Get Growing Toronto
A Guide to Growing Food in the City
As interest in locally-grown food continues to grow, more residents and community groups are exploring ways to create productive gardens in backyards, balconies, schools and parks across Toronto. This guide was created to support you in those efforts.
In addition to providing much-needed food, urban gardens provide opportunities for fun, education, exercise and community building. With a little soil, sunlight and water, food can be grown just about anywhere. Let’s get started!
Gardens Big and Small - Explore Your Options
It’s easy to grow food in containers on your balcony or patio. You can use everything from buckets, barrels, bushel baskets to plastic bins.
Tips for container gardens:
- Good drainage is essential, so make sure there’s a drainage hole in your containers – you can poke or drill a hole if needed.
- Water frequently, most will need water every day. Container plants dry out faster than plants in the ground.
- Buy potting soil that is lightweight and specially formulated for containers, otherwise, they can be difficult to lift and move. Add some compost.
Suitable fruits and vegetables include:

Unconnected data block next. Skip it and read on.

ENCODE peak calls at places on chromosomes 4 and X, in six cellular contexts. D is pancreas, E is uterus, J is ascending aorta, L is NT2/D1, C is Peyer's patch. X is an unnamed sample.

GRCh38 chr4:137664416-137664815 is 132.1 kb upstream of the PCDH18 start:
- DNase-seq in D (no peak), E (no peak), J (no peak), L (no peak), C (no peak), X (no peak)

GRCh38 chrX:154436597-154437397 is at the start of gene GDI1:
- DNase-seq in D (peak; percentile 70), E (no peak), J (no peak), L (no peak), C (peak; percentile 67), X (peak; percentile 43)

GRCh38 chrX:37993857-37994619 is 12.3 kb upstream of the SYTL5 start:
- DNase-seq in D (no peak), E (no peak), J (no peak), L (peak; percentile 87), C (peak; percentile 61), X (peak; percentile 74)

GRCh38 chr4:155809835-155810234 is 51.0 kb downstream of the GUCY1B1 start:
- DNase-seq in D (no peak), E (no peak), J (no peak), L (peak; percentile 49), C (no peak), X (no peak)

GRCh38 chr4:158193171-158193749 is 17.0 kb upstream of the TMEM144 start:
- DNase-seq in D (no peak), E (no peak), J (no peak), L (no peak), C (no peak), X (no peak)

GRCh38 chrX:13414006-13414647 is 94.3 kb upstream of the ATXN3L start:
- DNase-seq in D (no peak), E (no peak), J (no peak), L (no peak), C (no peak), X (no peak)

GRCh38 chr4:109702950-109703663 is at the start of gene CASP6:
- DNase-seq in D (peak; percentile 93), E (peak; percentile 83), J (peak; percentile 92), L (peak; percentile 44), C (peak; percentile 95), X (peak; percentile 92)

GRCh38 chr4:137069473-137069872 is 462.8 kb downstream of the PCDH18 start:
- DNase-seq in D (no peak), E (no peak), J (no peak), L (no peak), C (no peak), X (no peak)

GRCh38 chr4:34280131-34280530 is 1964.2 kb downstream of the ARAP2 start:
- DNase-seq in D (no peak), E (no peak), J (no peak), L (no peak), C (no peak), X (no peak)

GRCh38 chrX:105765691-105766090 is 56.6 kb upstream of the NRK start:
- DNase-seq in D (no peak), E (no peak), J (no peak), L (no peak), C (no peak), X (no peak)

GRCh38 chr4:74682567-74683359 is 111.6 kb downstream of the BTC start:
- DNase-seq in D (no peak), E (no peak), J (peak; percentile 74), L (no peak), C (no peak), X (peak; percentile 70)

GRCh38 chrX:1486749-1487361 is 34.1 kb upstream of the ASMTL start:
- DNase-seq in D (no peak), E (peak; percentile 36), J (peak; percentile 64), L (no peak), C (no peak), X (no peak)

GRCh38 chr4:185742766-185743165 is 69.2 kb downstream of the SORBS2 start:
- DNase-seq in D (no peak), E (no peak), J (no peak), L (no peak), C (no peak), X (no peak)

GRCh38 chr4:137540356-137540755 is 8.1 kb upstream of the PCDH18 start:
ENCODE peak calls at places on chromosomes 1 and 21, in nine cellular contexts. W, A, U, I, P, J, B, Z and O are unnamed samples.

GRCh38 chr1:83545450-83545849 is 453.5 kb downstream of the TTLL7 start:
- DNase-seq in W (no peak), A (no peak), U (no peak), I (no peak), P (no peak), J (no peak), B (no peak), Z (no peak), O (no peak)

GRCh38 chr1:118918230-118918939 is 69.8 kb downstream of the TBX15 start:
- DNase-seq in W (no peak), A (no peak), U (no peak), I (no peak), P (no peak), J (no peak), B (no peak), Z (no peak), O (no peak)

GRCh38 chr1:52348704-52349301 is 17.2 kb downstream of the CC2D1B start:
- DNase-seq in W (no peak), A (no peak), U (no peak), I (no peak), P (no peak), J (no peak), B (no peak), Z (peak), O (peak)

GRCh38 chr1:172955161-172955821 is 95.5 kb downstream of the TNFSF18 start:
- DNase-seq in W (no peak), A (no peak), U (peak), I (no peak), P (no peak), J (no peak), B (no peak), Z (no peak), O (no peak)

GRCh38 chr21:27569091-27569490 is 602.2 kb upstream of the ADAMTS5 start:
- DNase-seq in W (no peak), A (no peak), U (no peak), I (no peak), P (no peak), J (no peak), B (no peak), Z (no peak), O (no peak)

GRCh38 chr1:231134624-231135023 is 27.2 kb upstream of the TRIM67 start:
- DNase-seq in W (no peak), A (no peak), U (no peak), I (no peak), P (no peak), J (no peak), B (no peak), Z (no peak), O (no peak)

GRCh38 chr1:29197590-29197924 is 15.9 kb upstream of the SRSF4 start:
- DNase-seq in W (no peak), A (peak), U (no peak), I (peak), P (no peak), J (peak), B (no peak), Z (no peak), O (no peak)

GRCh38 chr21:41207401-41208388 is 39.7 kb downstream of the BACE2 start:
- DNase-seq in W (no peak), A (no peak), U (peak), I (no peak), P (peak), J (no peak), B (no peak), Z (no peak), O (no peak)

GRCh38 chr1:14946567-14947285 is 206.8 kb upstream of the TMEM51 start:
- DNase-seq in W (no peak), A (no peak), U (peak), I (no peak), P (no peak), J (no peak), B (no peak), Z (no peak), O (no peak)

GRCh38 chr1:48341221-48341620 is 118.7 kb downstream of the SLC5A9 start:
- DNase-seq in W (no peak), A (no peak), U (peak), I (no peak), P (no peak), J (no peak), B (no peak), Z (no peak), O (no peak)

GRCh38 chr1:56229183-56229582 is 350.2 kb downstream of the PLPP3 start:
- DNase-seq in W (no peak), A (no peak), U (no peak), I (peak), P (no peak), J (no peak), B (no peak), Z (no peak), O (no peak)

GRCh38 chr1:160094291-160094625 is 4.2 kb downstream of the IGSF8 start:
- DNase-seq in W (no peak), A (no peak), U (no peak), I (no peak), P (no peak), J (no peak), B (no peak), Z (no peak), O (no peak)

- salad greens
- bush beans
- pole beans
- thyme and oregano
Tip: Fertilize tomato plants and other heave-feeders with compost tea or manure tea at least once a week. To make the tea, place equal amounts of compost or manure and water in a bucket and let it steep for a day. You can also purchase liquid kelp or fish emulsion.
Small gardens are ideal for:
- low-growing herbs, such as thyme and oregano
- carrots, radishes and other vegetables that don’t take up much space
- vegetables that grow tall, such as corn and beans
A little planning up front can help you get most out of your small garden. For example, once you harvest an early crop, such as radishes, you can plant cucumbers in the same spot for a fall harvest.
Plant in rows with paths between rows for easy access while watering and weeding. Use wood chips on paths to prevent weeds from sprouting